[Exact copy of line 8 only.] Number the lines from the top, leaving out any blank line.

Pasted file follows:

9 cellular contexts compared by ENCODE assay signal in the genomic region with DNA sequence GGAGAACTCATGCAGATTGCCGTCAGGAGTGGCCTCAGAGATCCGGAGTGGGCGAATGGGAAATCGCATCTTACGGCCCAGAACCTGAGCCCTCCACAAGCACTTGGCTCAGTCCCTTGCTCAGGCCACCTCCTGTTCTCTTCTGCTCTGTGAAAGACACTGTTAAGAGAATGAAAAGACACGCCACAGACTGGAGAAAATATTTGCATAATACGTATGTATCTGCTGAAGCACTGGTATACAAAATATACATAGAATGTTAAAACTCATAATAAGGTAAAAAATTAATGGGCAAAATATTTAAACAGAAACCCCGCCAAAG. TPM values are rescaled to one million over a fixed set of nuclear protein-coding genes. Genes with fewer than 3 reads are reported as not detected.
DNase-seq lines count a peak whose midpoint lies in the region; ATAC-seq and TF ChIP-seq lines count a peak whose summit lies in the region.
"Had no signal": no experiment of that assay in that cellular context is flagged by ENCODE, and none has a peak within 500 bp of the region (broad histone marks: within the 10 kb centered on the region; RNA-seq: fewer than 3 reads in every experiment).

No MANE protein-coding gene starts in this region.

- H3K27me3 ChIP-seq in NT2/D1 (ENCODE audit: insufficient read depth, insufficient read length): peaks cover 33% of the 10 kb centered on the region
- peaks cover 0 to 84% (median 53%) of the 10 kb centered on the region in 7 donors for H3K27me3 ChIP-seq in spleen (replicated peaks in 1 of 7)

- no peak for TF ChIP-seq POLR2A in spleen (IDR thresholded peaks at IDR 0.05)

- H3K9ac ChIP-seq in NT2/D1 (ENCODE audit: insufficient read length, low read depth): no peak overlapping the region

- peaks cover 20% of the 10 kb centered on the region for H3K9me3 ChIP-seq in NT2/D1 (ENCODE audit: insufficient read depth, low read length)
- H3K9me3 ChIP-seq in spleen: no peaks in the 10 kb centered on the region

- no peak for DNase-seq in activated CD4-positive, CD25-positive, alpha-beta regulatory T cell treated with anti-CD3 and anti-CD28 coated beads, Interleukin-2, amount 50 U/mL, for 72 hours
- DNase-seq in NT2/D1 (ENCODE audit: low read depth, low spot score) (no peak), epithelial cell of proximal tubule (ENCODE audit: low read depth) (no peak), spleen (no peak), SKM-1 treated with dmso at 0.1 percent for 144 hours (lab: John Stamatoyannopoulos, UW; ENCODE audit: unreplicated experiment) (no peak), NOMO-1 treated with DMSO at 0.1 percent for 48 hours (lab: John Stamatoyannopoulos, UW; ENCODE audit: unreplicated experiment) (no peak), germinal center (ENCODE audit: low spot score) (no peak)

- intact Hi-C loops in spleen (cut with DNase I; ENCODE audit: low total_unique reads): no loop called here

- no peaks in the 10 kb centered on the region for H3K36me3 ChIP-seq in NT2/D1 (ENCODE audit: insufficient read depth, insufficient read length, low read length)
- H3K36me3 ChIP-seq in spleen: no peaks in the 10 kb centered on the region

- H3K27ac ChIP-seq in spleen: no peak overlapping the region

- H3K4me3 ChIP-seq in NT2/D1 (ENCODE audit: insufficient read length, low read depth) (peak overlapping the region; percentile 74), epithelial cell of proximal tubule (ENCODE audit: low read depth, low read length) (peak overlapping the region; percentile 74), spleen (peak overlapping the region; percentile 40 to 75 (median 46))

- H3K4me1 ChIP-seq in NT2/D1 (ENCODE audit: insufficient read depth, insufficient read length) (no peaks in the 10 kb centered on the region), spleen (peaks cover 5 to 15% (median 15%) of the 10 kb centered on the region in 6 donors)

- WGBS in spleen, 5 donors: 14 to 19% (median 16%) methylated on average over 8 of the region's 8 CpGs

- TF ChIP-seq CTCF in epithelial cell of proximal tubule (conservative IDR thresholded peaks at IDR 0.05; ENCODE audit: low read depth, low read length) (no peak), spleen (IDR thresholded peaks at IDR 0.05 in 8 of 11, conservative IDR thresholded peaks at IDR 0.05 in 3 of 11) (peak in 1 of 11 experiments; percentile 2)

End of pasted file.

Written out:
- H3K9ac ChIP-seq in NT2/D1 (ENCODE audit: insufficient read length, low read depth): no peak overlapping the region